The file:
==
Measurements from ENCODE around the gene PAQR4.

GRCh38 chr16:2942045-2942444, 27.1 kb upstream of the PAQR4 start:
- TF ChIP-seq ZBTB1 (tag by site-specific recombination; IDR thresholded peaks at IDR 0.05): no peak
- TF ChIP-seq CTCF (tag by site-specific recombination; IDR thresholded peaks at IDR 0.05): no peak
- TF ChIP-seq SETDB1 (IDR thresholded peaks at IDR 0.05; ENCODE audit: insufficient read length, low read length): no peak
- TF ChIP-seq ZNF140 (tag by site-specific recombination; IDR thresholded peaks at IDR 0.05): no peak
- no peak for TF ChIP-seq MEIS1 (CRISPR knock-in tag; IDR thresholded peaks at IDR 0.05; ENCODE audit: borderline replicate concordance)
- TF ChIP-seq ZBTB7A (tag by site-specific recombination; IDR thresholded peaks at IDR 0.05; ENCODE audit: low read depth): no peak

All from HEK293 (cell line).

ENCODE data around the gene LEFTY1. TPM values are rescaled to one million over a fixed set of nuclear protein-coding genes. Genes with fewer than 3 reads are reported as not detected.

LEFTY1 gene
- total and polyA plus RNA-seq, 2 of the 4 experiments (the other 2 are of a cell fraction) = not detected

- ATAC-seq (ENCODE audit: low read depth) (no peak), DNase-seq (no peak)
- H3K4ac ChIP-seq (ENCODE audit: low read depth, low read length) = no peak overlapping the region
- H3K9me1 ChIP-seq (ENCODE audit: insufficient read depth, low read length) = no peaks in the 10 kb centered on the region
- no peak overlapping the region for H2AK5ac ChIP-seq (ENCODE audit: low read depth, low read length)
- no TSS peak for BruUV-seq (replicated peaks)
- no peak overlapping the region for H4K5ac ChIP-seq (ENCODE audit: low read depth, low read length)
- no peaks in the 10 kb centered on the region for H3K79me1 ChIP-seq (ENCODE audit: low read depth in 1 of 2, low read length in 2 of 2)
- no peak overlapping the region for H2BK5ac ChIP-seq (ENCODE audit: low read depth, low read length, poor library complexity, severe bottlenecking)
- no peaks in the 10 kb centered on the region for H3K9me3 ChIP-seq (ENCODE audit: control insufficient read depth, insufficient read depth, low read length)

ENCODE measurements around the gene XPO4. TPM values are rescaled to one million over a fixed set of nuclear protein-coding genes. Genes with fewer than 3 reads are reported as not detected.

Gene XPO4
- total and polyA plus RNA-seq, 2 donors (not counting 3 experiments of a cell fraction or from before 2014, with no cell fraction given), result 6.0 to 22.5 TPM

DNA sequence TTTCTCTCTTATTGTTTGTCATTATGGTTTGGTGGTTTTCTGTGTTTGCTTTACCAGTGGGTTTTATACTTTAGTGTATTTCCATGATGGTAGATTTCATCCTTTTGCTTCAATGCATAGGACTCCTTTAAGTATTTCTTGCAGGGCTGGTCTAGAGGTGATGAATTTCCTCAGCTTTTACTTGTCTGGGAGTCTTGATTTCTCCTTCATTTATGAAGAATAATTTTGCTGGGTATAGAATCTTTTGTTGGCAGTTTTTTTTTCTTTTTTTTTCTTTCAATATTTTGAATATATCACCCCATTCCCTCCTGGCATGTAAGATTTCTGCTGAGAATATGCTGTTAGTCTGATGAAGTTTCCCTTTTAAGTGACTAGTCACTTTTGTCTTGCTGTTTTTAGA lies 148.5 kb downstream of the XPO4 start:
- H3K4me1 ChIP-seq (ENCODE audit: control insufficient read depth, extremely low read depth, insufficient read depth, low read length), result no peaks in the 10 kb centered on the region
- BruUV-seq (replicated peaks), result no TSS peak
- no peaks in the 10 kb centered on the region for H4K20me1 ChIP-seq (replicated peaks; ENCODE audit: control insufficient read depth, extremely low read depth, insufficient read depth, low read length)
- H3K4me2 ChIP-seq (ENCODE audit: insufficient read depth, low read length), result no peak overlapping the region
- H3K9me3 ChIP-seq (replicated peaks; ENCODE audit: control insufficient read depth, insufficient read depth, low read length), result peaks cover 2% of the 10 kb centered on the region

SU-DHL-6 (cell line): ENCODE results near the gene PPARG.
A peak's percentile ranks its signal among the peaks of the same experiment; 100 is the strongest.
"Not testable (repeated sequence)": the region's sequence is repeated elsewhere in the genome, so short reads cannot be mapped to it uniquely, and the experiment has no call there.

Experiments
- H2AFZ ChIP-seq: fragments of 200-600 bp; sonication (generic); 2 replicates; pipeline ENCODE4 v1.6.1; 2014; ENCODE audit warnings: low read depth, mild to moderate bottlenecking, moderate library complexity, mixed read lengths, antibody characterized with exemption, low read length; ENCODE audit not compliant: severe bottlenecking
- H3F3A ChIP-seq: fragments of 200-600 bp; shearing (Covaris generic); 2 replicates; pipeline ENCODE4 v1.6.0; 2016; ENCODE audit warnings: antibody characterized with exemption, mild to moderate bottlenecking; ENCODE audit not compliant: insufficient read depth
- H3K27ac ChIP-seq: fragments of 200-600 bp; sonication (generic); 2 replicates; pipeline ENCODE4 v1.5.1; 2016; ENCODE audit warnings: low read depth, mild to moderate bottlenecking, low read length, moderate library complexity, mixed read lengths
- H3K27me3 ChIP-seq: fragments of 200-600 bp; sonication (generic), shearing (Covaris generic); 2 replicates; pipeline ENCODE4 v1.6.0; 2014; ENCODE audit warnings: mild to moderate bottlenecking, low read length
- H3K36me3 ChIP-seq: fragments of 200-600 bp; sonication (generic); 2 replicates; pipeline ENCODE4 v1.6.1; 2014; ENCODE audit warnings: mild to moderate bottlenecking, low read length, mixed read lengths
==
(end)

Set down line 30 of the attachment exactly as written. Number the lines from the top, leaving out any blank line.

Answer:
- H3K9me3 ChIP-seq (replicated peaks; ENCODE audit: control insufficient read depth, insufficient read depth, low read length), result peaks cover 2% of the 10 kb centered on the region